South Philadelphia residents awoke Wednesday to find racist and pro-Trump graffiti spray painted on their storefronts, cars, and homes.
Police said officers responded to reports of vandalism to a house and three cars on the 900 block of South Sixth Street in the Bella Vista section around 8:30 a.m.
One of the damaged cars was a white SUV that had "Trump Rules" and "Black Bitch" spray-painted across it in large black letters.
The 62-year-old owner of the car is a black woman who asked that her name be withheld. She said her first reaction was: "Oh, my God."
"I went straight to the police station," she said. "They were stunned."
When she left the station, she was approached by a white woman out walking her two dogs.
"She was crying so hard, and she said, 'Who would do such a thing? We're not like that,' " the woman recalled. "She was crying, and I just said, 'Come here, you need a hug.' "
A video of that encounter posted to Facebook had 38,000 views as of 6 p.m. It shows the calm victim comforting the shaken dog walker.
"Don't be broken about this," the victim says.
"Two steps forward, one step back," the white woman says.
The motorist took her vehicle to a South Philadelphia auto body shop. She later received a call from a worker there.
"He told me he had two people who were white offer to pay for my car but he told them I had insurance," she said. "It brought tears to my eyes. There's still good people out there."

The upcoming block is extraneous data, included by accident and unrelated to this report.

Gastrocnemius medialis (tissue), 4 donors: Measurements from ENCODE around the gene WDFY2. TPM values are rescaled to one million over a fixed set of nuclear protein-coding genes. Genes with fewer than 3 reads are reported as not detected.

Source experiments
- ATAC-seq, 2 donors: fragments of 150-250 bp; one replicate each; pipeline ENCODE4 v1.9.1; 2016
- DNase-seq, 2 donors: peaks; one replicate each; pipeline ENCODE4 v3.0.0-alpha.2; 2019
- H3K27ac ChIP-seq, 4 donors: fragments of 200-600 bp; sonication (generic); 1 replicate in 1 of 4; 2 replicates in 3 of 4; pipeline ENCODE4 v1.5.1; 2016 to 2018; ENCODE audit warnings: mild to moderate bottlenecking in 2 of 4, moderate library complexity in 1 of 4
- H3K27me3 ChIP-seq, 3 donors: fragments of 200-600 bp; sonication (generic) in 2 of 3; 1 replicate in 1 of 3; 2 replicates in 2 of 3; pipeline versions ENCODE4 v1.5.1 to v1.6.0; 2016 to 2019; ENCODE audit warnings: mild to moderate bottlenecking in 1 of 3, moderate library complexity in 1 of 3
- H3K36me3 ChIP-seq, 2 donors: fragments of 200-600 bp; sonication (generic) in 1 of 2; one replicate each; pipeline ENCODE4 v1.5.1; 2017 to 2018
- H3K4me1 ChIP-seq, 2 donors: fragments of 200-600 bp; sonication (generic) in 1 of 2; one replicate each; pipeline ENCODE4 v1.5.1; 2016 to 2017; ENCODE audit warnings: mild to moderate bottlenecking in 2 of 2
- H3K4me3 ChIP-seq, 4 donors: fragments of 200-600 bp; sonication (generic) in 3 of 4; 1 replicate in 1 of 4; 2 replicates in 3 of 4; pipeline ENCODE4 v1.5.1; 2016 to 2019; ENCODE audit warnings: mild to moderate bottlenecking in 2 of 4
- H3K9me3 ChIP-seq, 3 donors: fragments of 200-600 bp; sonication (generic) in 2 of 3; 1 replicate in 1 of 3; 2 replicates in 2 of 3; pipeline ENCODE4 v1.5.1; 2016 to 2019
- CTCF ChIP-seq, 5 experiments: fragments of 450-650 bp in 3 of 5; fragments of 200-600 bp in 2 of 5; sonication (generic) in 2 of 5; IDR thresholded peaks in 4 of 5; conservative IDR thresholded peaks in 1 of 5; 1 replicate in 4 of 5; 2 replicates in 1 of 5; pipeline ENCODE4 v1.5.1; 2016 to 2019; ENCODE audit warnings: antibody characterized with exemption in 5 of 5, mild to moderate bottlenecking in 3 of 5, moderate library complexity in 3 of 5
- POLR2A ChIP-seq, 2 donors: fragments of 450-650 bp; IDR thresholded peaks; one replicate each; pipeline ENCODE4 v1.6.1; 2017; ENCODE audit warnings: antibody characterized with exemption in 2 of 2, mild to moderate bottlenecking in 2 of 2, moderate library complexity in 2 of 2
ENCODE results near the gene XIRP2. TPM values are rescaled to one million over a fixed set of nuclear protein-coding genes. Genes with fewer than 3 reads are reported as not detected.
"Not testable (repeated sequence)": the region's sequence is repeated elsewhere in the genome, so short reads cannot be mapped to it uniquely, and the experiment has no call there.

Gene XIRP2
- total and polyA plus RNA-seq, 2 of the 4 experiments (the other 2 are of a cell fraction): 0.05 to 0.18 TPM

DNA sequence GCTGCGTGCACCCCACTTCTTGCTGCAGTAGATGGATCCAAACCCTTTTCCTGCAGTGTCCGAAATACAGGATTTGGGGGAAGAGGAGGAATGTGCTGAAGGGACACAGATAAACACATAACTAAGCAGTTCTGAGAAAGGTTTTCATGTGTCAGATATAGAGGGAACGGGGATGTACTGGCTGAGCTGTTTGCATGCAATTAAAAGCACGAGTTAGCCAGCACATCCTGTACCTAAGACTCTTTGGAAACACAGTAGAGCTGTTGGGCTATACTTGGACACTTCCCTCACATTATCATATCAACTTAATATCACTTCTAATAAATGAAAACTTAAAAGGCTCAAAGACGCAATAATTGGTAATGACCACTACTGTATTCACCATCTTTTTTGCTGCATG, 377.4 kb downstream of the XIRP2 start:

Around 10:44 a.m., police responded to the 1300 block of South Broad Street in Point Breeze, where a swastika, the words "Sieg Heil 2016," and the word "Trump" with the 'T' replaced by a swastika were spray-painted on the windows of an empty fur store on the anniversary of Kristallnacht, the Nazi pogrom of 1938.
At 1:10 p.m., police said, they were called to Broad and Reed Streets in Point Breeze, where a utility box had "Trump" and a swastika painted on it.
Administrators and parents of students at the Meredith School at Fifth and Fitzwater Streets in Point Breeze also reported seeing such graffiti on buildings near the school.
"It was in the community, and the kids were noticing it on the way to school," principal Lauren Overton said. "It was a super-difficult day to be a school leader, because kids had a lot [of questions] they wanted answered."
Nicole Gonzalez Van Cleve, whose child attends Meredith, said she and her child noticed the graffiti on their way to school Wednesday.
"If we were to put any president's name on that wall, it wouldn't be an offensive thing, but unfortunately, Trump has made himself synonymous with hateful rhetoric," she said.
Van Cleve said neighbors made calls to the city, and she and three other residents made "politically neutral" posters with messages that read "Love your neighbors" and "Love always wins" that they placed over the graffiti.
"We wanted whoever did it to know that our community would take a stand for humanity and a stand for peace," she said.
Police have not made any arrest in any of the cases.
Regardless of the motivation for the graffiti, the 62-year-old woman whose car was spray-painted said she's not letting it get her down.
"You cannot allow people to take your joy away from you. Once they take your joy, then they are in control of you," she said. "I am not going to allow that to happen. It will all be OK."